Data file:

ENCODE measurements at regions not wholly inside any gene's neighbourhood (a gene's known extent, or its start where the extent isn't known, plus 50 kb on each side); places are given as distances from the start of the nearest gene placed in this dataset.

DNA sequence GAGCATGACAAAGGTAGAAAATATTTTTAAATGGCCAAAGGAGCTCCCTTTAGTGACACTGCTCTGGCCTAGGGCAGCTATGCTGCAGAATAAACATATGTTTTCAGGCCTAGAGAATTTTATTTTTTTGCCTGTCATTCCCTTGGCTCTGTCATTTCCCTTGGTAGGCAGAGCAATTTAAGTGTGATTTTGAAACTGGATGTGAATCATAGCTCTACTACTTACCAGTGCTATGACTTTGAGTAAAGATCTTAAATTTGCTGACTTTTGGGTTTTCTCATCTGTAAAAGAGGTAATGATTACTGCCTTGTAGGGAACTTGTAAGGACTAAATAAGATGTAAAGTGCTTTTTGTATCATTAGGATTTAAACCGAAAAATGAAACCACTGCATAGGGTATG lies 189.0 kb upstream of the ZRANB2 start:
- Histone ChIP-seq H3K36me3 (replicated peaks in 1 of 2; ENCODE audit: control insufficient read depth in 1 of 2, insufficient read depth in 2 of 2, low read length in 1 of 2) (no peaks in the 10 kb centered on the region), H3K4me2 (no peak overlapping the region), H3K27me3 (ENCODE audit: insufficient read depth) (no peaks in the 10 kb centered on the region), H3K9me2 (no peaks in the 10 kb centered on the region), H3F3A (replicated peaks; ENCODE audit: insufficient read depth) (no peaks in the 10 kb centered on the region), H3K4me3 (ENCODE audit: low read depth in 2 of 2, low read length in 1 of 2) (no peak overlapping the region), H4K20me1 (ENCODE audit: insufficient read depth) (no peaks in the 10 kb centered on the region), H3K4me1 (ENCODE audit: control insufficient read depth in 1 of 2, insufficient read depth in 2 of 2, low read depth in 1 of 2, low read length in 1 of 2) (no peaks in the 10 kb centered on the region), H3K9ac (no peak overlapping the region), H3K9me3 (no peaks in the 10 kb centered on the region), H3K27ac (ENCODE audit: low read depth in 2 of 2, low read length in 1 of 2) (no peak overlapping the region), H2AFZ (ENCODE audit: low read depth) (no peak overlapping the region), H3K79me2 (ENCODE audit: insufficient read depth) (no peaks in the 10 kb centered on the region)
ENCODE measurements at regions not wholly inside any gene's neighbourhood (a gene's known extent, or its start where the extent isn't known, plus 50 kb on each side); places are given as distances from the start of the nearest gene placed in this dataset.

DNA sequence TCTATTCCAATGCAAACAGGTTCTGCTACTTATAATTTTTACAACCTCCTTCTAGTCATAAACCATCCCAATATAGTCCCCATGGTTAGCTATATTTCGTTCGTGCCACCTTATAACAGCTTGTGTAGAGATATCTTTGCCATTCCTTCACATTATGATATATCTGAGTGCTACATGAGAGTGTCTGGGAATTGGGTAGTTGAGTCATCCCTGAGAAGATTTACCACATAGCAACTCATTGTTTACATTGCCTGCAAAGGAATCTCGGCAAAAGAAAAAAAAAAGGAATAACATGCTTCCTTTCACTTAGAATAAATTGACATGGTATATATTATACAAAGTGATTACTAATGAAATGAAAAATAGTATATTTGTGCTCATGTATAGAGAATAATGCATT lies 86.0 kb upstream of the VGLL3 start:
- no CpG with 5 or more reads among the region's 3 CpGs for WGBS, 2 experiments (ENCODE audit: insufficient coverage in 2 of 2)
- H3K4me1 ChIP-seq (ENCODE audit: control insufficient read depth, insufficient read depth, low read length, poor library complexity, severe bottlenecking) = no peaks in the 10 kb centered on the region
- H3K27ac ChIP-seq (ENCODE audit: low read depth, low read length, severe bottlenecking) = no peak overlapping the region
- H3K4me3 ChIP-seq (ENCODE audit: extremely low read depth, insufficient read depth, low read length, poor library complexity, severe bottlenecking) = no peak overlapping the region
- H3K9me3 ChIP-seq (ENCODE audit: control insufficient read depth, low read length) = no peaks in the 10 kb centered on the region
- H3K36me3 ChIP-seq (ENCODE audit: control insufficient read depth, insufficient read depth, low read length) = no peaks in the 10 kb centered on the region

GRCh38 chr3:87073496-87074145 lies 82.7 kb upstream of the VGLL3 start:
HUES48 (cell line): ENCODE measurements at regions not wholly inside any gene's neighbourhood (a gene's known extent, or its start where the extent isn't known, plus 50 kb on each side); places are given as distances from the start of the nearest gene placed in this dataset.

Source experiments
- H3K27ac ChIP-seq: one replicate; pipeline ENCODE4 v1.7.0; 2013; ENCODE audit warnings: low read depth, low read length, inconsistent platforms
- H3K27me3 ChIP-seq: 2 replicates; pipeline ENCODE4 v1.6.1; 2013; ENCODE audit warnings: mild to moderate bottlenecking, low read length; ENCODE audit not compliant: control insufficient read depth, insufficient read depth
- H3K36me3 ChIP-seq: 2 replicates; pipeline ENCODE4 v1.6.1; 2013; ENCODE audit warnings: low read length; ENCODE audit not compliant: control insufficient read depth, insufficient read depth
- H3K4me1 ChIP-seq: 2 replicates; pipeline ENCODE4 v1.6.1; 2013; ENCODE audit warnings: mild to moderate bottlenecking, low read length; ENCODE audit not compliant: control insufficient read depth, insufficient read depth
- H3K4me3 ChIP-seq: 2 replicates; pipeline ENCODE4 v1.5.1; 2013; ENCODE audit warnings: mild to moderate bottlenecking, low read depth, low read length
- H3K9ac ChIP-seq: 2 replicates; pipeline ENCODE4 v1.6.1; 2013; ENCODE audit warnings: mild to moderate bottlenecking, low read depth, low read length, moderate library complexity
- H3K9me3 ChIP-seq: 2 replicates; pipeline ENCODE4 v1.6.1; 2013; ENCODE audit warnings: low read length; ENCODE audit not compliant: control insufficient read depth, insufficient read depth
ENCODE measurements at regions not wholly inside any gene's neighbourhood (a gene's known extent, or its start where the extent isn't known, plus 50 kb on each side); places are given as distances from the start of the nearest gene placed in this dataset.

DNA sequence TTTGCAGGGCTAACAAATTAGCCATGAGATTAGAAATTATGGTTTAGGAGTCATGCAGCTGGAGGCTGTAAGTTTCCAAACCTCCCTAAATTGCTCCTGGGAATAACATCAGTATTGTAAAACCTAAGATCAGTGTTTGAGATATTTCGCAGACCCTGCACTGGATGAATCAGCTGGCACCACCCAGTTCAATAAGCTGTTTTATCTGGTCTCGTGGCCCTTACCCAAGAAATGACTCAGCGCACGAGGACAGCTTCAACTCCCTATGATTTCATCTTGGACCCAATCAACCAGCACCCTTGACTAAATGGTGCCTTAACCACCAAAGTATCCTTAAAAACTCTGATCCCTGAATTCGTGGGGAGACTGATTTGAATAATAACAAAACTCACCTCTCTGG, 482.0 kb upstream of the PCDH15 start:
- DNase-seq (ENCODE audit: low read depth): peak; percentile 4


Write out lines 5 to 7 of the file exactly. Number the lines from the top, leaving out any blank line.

DNA sequence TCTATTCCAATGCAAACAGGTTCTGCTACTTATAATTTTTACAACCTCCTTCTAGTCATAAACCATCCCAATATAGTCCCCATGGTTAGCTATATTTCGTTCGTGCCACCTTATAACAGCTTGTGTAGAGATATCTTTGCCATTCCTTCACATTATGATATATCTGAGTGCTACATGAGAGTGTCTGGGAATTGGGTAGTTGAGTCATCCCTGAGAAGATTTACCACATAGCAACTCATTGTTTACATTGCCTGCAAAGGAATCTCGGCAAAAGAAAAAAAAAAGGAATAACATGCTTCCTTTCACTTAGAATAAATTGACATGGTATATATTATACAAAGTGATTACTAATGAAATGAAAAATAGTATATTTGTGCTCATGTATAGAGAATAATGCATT lies 86.0 kb upstream of the VGLL3 start:
- no CpG with 5 or more reads among the region's 3 CpGs for WGBS, 2 experiments (ENCODE audit: insufficient coverage in 2 of 2)
- H3K4me1 ChIP-seq (ENCODE audit: control insufficient read depth, insufficient read depth, low read length, poor library complexity, severe bottlenecking) = no peaks in the 10 kb centered on the region